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First Thoughts: Boehner boxed in

As 113th Congress begins, Boehner finds himself boxed in like never before… But he will still likely win re-election as speaker… The 113th Congress, by the numbers… Assessing the aftermath of the fiscal-cliff deal: Obama emerges as a winner… But is it just a short-term win?... The re-emergence of McConnell… And the re-emergence of Biden.

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House Speaker John Boehner, R-Ohio, walks out after a second meeting with House Republicans at the Capitol on Jan. 1, 2013.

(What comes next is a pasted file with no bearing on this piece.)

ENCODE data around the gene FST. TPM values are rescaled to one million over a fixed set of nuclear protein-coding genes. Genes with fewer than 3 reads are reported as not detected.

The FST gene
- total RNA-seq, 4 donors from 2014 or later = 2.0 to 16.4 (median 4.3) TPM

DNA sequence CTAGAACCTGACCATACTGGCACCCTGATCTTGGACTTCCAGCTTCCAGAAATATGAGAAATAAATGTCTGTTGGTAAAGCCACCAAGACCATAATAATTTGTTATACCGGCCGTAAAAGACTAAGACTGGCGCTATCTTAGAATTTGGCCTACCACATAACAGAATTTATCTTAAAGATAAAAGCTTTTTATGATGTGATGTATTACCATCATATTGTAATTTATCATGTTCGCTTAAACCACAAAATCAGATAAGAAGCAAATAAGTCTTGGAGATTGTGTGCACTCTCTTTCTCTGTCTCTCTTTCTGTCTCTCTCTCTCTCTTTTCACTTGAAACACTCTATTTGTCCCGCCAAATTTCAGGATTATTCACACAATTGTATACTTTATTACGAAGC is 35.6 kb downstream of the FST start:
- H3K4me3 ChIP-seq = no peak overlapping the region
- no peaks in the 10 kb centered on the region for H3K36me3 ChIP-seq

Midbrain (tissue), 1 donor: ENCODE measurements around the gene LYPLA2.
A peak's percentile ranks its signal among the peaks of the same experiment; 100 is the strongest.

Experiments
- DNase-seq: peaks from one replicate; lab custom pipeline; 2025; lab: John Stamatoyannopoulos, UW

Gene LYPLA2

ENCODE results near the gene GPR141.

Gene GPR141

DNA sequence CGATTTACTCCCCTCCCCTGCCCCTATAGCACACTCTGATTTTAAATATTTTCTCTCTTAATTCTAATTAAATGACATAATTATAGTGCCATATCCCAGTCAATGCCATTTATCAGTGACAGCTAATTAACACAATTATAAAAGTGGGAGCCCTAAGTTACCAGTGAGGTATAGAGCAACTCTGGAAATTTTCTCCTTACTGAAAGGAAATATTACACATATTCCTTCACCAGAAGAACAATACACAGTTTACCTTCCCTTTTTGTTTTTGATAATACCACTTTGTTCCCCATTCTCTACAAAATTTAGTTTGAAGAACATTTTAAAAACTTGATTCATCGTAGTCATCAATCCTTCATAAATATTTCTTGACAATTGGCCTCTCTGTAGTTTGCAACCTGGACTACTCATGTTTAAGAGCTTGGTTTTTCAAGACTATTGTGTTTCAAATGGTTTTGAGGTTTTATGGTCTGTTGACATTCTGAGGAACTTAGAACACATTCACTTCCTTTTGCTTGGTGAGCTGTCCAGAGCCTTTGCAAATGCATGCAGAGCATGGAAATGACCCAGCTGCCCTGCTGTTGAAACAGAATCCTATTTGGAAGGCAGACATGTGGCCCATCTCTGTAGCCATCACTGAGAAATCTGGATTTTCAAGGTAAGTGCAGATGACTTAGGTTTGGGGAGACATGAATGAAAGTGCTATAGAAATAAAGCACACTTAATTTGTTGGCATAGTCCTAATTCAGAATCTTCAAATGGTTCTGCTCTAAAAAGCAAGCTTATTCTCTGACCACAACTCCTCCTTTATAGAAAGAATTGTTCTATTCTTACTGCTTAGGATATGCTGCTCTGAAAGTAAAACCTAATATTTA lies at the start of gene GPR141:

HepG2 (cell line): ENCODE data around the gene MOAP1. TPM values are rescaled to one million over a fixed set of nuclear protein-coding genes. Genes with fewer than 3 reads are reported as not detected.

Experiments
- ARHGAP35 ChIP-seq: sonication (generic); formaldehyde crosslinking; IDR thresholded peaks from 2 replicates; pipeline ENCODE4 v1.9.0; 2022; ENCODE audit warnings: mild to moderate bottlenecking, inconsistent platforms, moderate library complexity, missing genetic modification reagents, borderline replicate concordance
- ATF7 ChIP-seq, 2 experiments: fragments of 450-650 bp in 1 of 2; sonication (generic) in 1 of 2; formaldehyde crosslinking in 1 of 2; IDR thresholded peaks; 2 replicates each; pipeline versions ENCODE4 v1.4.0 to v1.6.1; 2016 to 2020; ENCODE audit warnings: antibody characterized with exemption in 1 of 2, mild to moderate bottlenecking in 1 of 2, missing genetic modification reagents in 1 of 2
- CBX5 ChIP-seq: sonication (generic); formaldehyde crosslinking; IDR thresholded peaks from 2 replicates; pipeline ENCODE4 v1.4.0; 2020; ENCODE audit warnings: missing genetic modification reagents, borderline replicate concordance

*** Boehner boxed in: Exactly two years ago, John Boehner was the toast of Washington. Fueled by the Tea Party gains in the 2010 midterms and facing a humbled president and Democratic Party, Boehner was elected House speaker. Flash forward to today: Boehner likely will once again win election as speaker. But after passage of the fiscal-cliff deal and the House’s inability to pass a Hurricane Sandy relief package, Boehner finds himself boxed in like never before. Roll Call: “Over the past few weeks, the Ohio lawmaker has been raked over the coals by members of all stripes within his own party — first by those seeking less spending in exchange for tax rate hikes, then by those seeking more spending for disaster aid. The public thrashing came to a head Wednesday when New Jersey Gov. Chris Christie … blatantly accused Boehner of political cowardice for pulling a supplemental aid package for those affected by Superstorm Sandy.” (Boehner has since said that getting Sandy relief will be the first legislative priority of the new 113th Congress.) The one true achievement by Boehner and the House Republicans is that they have turned every spending bill into a debate, which wasn’t the case before, and that is an achievement for the party of small government. But here’s the central question to ask: Is the Republican Party in a better position today than it was two years ago? It’s hard to argue “yes” to that question.